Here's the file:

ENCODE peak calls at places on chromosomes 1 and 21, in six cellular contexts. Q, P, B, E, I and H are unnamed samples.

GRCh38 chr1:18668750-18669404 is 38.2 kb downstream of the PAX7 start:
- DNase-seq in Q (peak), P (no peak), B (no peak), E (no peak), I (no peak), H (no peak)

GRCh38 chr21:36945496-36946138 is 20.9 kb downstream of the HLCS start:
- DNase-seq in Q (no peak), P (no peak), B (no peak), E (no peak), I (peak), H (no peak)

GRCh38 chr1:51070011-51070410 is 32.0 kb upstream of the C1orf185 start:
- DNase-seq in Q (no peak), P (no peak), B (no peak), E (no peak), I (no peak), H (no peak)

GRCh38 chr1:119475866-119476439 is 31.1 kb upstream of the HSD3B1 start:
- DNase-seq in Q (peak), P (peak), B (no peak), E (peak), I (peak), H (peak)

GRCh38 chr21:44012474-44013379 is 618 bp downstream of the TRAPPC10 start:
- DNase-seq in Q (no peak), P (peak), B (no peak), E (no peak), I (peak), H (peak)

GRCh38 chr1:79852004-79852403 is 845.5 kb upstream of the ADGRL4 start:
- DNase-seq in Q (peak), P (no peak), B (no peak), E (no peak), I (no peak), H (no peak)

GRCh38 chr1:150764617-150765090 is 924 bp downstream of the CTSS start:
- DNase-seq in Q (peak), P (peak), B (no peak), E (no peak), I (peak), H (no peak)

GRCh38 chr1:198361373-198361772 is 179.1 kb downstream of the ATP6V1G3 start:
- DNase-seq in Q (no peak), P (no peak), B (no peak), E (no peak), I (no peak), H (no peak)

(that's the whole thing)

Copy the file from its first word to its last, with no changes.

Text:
ENCODE peak calls at places on chromosomes 1 and 21, in six cellular contexts. Q, P, B, E, I and H are unnamed samples.

GRCh38 chr1:18668750-18669404 is 38.2 kb downstream of the PAX7 start:
- DNase-seq in Q (peak), P (no peak), B (no peak), E (no peak), I (no peak), H (no peak)

GRCh38 chr21:36945496-36946138 is 20.9 kb downstream of the HLCS start:
- DNase-seq in Q (no peak), P (no peak), B (no peak), E (no peak), I (peak), H (no peak)

GRCh38 chr1:51070011-51070410 is 32.0 kb upstream of the C1orf185 start:
- DNase-seq in Q (no peak), P (no peak), B (no peak), E (no peak), I (no peak), H (no peak)

GRCh38 chr1:119475866-119476439 is 31.1 kb upstream of the HSD3B1 start:
- DNase-seq in Q (peak), P (peak), B (no peak), E (peak), I (peak), H (peak)

GRCh38 chr21:44012474-44013379 is 618 bp downstream of the TRAPPC10 start:
- DNase-seq in Q (no peak), P (peak), B (no peak), E (no peak), I (peak), H (peak)

GRCh38 chr1:79852004-79852403 is 845.5 kb upstream of the ADGRL4 start:
- DNase-seq in Q (peak), P (no peak), B (no peak), E (no peak), I (no peak), H (no peak)

GRCh38 chr1:150764617-150765090 is 924 bp downstream of the CTSS start:
- DNase-seq in Q (peak), P (peak), B (no peak), E (no peak), I (peak), H (no peak)

GRCh38 chr1:198361373-198361772 is 179.1 kb downstream of the ATP6V1G3 start:
- DNase-seq in Q (no peak), P (no peak), B (no peak), E (no peak), I (no peak), H (no peak)